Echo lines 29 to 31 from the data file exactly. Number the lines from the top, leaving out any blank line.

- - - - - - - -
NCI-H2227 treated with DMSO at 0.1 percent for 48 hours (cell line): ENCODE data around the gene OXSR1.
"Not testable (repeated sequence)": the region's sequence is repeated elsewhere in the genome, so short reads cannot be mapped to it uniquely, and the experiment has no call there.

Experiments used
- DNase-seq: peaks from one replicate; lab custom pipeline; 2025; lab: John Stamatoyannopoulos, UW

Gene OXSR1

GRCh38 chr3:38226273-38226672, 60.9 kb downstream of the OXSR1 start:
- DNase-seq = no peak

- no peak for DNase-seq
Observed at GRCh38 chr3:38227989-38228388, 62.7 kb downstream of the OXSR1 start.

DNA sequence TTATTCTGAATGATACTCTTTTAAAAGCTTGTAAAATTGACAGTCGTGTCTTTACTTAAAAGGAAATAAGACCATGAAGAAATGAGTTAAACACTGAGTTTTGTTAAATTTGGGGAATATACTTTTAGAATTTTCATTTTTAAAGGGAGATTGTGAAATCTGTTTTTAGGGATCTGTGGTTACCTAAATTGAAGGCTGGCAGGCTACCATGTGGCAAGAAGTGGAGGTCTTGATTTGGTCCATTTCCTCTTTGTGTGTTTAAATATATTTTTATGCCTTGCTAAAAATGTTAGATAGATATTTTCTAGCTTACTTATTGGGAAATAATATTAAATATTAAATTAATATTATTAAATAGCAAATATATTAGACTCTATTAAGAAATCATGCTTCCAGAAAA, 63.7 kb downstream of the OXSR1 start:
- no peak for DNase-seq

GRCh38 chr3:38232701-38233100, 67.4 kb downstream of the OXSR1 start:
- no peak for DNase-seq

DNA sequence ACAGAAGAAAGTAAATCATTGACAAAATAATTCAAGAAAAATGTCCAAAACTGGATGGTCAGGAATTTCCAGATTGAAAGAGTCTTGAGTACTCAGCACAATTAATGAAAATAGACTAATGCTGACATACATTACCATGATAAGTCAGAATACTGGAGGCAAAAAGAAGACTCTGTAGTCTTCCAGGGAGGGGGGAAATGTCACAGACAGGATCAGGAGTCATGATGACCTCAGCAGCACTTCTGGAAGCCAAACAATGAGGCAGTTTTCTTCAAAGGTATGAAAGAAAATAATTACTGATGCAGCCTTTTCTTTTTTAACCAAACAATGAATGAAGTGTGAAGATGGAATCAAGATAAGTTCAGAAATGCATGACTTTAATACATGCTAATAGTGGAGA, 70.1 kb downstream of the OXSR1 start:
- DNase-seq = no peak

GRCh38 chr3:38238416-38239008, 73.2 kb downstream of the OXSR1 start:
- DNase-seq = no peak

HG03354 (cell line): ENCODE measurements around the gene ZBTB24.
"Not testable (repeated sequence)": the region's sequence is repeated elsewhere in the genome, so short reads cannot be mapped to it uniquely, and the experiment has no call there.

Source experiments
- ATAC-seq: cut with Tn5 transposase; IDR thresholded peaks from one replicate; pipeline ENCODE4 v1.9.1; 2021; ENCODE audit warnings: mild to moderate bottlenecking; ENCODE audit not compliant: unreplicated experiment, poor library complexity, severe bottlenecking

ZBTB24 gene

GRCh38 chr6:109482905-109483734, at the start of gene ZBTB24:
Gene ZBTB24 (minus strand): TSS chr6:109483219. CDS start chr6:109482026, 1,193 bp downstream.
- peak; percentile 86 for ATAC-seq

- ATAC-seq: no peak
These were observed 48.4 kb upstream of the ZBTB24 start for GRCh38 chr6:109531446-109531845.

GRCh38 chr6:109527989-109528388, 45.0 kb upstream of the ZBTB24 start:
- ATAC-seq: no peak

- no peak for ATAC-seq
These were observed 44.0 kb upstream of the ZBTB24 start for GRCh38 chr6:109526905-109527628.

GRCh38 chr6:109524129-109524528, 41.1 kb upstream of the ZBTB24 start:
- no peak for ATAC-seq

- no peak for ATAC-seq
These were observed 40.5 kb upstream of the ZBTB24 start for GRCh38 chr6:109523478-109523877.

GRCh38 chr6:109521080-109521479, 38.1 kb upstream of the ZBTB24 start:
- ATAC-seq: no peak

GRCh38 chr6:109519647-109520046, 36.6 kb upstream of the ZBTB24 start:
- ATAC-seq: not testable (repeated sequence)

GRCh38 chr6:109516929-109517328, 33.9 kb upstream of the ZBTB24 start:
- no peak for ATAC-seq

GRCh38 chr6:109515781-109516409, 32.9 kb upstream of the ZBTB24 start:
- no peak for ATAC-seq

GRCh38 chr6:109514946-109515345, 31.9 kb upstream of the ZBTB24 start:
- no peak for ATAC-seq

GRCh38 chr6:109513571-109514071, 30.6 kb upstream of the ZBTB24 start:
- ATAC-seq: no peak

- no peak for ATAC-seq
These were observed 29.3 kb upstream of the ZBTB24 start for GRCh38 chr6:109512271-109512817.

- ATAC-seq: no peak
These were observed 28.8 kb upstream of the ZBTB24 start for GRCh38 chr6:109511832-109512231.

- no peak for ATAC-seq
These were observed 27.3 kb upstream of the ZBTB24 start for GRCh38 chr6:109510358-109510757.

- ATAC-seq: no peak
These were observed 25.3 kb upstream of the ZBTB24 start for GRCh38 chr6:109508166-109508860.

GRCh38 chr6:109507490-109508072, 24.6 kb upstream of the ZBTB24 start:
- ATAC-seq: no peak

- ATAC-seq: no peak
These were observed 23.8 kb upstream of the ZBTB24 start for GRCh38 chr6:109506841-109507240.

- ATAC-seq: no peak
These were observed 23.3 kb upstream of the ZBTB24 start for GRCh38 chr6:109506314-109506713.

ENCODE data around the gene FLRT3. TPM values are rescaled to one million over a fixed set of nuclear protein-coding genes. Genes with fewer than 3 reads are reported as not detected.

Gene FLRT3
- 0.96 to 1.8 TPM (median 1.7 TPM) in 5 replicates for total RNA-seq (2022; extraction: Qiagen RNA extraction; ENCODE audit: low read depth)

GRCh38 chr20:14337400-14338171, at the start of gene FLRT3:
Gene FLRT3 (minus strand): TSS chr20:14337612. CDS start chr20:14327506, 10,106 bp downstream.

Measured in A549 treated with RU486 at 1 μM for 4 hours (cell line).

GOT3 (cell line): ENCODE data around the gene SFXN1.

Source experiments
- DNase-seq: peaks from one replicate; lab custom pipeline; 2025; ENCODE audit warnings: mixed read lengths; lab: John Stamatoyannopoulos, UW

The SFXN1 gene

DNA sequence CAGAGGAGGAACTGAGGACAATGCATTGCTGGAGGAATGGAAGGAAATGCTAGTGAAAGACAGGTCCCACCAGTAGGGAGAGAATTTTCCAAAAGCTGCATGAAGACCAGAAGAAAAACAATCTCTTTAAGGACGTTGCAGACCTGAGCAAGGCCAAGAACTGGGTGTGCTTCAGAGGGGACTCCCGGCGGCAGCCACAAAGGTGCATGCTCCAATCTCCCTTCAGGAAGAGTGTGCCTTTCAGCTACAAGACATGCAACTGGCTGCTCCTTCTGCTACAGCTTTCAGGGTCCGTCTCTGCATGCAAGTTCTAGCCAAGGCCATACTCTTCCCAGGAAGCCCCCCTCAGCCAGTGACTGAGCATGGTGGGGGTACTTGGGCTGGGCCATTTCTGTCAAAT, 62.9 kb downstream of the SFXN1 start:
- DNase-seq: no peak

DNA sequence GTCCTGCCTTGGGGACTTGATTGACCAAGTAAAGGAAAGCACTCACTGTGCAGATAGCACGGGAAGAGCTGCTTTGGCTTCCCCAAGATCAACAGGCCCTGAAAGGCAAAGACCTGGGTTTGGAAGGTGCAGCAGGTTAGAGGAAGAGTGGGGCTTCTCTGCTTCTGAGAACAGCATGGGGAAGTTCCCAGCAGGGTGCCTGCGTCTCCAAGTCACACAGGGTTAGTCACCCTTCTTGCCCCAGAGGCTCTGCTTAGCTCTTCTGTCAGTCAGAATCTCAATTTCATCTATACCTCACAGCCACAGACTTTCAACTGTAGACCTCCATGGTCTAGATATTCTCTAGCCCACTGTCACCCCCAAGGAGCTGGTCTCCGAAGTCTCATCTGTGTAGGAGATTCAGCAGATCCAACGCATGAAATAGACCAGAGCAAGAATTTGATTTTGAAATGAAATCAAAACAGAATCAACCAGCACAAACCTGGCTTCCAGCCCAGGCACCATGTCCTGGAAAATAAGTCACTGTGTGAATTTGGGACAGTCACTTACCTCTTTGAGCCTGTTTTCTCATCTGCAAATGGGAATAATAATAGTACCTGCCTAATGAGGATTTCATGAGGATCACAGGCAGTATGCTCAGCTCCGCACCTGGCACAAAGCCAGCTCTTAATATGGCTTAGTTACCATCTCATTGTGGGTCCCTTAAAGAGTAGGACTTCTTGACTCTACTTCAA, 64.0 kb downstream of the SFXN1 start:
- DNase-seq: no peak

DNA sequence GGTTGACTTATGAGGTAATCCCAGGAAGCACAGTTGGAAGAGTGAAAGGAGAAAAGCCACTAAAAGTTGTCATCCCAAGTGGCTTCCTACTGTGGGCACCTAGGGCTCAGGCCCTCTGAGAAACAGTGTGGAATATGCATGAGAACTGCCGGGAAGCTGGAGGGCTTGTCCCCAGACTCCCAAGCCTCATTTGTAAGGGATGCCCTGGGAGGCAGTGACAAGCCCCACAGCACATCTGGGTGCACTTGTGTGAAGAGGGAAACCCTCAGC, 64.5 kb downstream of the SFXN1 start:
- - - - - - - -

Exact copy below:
- ATAC-seq: no peak

- no peak for ATAC-seq
These were observed 44.0 kb upstream of the ZBTB24 start for GRCh38 chr6:109526905-109527628.